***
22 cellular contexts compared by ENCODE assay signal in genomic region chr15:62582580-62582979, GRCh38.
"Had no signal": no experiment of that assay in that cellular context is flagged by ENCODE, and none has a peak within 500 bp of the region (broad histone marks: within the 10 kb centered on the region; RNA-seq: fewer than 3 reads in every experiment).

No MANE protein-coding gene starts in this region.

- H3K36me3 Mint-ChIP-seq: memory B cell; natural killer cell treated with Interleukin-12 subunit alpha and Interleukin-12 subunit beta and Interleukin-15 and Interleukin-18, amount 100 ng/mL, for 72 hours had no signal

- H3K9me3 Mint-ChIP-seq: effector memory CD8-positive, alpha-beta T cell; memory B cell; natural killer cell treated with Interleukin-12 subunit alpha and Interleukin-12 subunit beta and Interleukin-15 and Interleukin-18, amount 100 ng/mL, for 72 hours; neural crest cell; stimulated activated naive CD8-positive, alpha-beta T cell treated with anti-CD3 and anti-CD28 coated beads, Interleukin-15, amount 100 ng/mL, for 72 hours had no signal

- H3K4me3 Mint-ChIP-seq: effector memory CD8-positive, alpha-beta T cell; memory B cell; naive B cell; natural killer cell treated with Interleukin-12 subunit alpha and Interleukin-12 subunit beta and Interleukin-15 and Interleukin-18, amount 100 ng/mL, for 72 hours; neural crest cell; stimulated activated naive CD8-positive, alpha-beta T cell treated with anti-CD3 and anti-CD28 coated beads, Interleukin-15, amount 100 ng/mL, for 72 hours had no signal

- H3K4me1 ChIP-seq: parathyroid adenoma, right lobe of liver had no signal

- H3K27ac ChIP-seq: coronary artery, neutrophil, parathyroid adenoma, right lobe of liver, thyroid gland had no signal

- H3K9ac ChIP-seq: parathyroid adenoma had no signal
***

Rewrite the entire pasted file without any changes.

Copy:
22 cellular contexts compared by ENCODE assay signal in genomic region chr15:62582580-62582979, GRCh38.
"Had no signal": no experiment of that assay in that cellular context is flagged by ENCODE, and none has a peak within 500 bp of the region (broad histone marks: within the 10 kb centered on the region; RNA-seq: fewer than 3 reads in every experiment).

No MANE protein-coding gene starts in this region.

- H3K36me3 Mint-ChIP-seq: memory B cell; natural killer cell treated with Interleukin-12 subunit alpha and Interleukin-12 subunit beta and Interleukin-15 and Interleukin-18, amount 100 ng/mL, for 72 hours had no signal

- H3K9me3 Mint-ChIP-seq: effector memory CD8-positive, alpha-beta T cell; memory B cell; natural killer cell treated with Interleukin-12 subunit alpha and Interleukin-12 subunit beta and Interleukin-15 and Interleukin-18, amount 100 ng/mL, for 72 hours; neural crest cell; stimulated activated naive CD8-positive, alpha-beta T cell treated with anti-CD3 and anti-CD28 coated beads, Interleukin-15, amount 100 ng/mL, for 72 hours had no signal

- H3K4me3 Mint-ChIP-seq: effector memory CD8-positive, alpha-beta T cell; memory B cell; naive B cell; natural killer cell treated with Interleukin-12 subunit alpha and Interleukin-12 subunit beta and Interleukin-15 and Interleukin-18, amount 100 ng/mL, for 72 hours; neural crest cell; stimulated activated naive CD8-positive, alpha-beta T cell treated with anti-CD3 and anti-CD28 coated beads, Interleukin-15, amount 100 ng/mL, for 72 hours had no signal

- H3K4me1 ChIP-seq: parathyroid adenoma, right lobe of liver had no signal

- H3K27ac ChIP-seq: coronary artery, neutrophil, parathyroid adenoma, right lobe of liver, thyroid gland had no signal

- H3K9ac ChIP-seq: parathyroid adenoma had no signal